Keeping the Faith in a Time of Sickness: Notes from the ClergyAs the COVID-19 pandemic’s effects on our community and our faith are felt, this page will serve as record of Rev. Luk and Rev. Heidi’s messages to parishioners and his guidance in these uncertain times.
04/03Palm Sunday is next. Holy Week is here. And yet, the world today doesn’t feel ready to move into Holy Week. We all still feel in the desert with its dangers and trials. COVID-19 has changed our lives and our dreams more than we can express thus far, but we certainly can sense that this virus will inevitably have a ripple effect on our lives for years to come. For now, hold steady, reach out where possible, and connect with each other in the hope of our faith. The challenges we face – isolation, bewilderment, scarcity – we don’t face them alone. This is a chance to face these challenges together. One – in the scheme of things – minor question has been to stream or not to stream, that is our church services. Some clergy and churches convey strong feelings against. While I am certainly observing all safety regulations and take the virus threat very serious, of course, I also realize that the transition into this COVID-19 world has come to many as a shock, threat, and confusion. In this contexts, it feels grounding and comforting to have access to something that hasn’t changed completely: your familiar prayer space, that is the building of our Trinity on the Green. As human beings we are always connected to a place and some of these locations become a home base for our soul. Church can be one of these home bases that help us connect, with God, each other, and ourselves. As long as there is the option to stream from the church building, I, therefore, find it spiritually very nourishing to be present to you with prayer, in our church building. That physical place helps us to ground ourselves in a world that is completely in flux, to connect us with our own body and feelings, and to instill in ourselves the power of God’s compassion, peace, and holy comfort that we so need at this time. As we embark on this year’s Holy Week prayers, I look forward to join you virtually, whenever possible also through Zoom at our conference calls or in person. May the grace of our savior, the love of our God, and the fellowship of the Holy Spirit keep us all protected, safe and in peace.
03/27I so glad we can connect with each other. We are all so isolated, suffering from cabin fever and getting tired of this whole virus thing. If it were not that real and present danger is lurking around the corner. I so hope that all of you are safe and well. You are so much in my prayers and I am sending you love and peace in this time of anxiety and viral threat. This is our third week streaming our services. I am starting to be a bit more comfortable to speak in front of a camera and only a camera. I have felt awkward about this, but we all walk in faith at this time. And your prayers give me great support. It is so important that we join each other in prayer. Because that is where we find our center at this moment. So join me here in prayer this Sunday morning. I should have made a note already about the rubrics in the bulletin, if you follow that while watching. You are most welcome to follow our prayer gymnastics of standing and kneeling or sitting. But I am very mindful that we should have updated our rubrics to include that you might be following us from your couch or bed or porch. Which is totally fine. Situating yourself within your comfort zone is very important a this point. To help us be connected at this moment I am inviting you, if you are able to do so, to light a candle, to join me with a piece of bread and a drop of wine, or two drops. This way we can celebrate communion, while not with regular consecration, then at least with a symbolic representation.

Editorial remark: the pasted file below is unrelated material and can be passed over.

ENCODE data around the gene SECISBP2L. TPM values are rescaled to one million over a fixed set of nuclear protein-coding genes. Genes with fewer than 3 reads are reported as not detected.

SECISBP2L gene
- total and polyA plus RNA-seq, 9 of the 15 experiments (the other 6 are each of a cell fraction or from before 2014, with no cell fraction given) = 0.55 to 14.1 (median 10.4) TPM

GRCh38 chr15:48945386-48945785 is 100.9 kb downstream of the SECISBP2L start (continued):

03/13 (Updated 03/27):
“We Are Here” – A Message from the Rector“Lent 2020 turns out to be radically different from Lent in previous years. This year, humanity is facing a new type of test. We so wish there would be some magic halo of Christ that will fend off this nasty Corona virus. But that is not directly how God is our strength.
Strengthening Our SoulsNow that the COVID-19 virus has colored our lives darker, we are called to connect with the light inside of us. The challenges ahead are very real, but our faith in Christ can strengthen our response and guide us to become more human through this trial instead of less human. Connecting with the power of God in this hour is why I am here, why we are here. At Trinity, we have a whole community of people dedicated to expressing the love of Christ, especially in a time of trial, and to helping each other with the power of God’s light within us. Or inspired by this Sunday’s Gospel, we can help each other to connect with the source of living water in us, as a power for our daily challenged lives. Before detailing some upcoming changes at Trinity, let us connect with our Lord and Savior, our refuge and our strength in every trial and at every moment of anxiety. Let us pray for each other, pray for all people in need, in stress, all people who are affected by the COVID-19 virus, for those in isolation, quarantined. Let us pray for each member of our Trinity community.
God of the present moment, God who in Jesus stills the storm and soothes the frantic heart; bring hope and courage to us as we wait in uncertainty. Bring hope that you will make us the equal of whatever lies ahead. Bring us courage to endure what cannot be avoided, for your will is health and wholeness; you are God, and we need you. Let the Church say: Amen. (For people critically ill, or facing great uncertainty, adapted from A New Zealand Prayer Book)